After ‘monkey’ hoodie misstep, H&M hires diversity leader

SHARE After ‘monkey’ hoodie misstep, H&M hires diversity leader
ap18008475748050.jpg

Clothing giant H&M has apologized and removed an advertising image of a black model in a sweatshirt with the words “Coolest monkey in the jungle.” | H&M via AP

COPENHAGEN, Denmark — Swedish fashion retailer H&M says it has appointed a diversity leader following the outcry over its ad that showed a black child dressed in a hoodie with the words “coolest monkey in the jungle.”

H&M first announced the appointment Tuesday on its Facebook page. In an email to The Associated Press on Wednesday, the retailer said Global Manager for Employee Relations Annie Wu, a company veteran, would be the new global leader for diversity and inclusiveness.

The retailer said on Facebook that it’s “commitment to addressing diversity and inclusiveness is genuine, therefore we have appointed a global leader, in this area, to drive our work forward.”

The image of the boy modeling the sweatshirt appeared online earlier this month and prompted accusations that H&M was racist, or at least oblivious.

The Stockholm-based company reiterated in its Facebook announcement that “the recent incident was entirely unintentional” but “demonstrates so clearly how big our responsibility is as a global brand.”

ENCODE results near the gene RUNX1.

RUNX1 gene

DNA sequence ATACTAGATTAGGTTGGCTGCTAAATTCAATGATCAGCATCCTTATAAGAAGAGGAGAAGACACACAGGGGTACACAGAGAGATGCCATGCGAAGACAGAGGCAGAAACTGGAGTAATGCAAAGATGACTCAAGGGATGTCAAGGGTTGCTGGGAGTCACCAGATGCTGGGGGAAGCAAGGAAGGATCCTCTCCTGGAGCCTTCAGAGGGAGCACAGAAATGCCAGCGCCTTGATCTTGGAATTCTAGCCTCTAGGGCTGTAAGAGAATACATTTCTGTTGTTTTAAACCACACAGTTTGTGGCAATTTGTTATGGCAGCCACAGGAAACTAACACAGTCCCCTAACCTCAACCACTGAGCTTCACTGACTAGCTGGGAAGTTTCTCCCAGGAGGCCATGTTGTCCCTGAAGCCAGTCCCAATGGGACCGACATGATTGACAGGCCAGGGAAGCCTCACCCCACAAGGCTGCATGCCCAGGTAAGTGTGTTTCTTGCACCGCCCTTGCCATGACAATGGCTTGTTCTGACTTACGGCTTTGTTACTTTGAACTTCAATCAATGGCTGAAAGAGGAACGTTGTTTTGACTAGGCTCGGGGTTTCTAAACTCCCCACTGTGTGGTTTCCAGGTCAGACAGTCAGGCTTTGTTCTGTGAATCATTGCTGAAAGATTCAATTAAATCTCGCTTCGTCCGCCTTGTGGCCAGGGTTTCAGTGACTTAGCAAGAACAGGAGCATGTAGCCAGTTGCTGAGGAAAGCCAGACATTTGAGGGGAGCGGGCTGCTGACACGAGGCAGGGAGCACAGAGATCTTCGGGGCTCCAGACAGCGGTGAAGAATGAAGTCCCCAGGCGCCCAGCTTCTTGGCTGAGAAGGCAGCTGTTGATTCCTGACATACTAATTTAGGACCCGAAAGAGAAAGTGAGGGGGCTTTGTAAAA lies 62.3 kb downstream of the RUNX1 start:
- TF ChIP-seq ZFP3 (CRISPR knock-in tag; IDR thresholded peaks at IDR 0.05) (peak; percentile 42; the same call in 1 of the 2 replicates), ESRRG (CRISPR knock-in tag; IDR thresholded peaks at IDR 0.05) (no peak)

NBA star LeBron James and rapper Diddy were among those who had responded with outrage to the ad. American rappers The Weeknd and G-Eazy canceled partnerships with H&M. In South Africa, there were protests at some H&M stores. The response has been more muted in Europe.

The case highlights how important it has become for multinationals to consider the different cultural views and sensitivities in their sales markets. That’s especially true as social media makes it possible for an ad posted in one country to be shared and viewed around the world.

The Latest
The 29-year-old was taken to the University of Chicago Medical Center, where he was pronounced dead, police said.
Cubs catcher Yan Gomes, who is opposed to an automated strike zone, says the “best thing in baseball” is the human element.
Jackson, a federal judge since 2013, on Thursday became the first Black woman elevated to the nation’s highest court. Mayor Lori Lightfoot tweeted that her “ascension to the bench now tells the world that the seemingly impossible is possible. So proud!”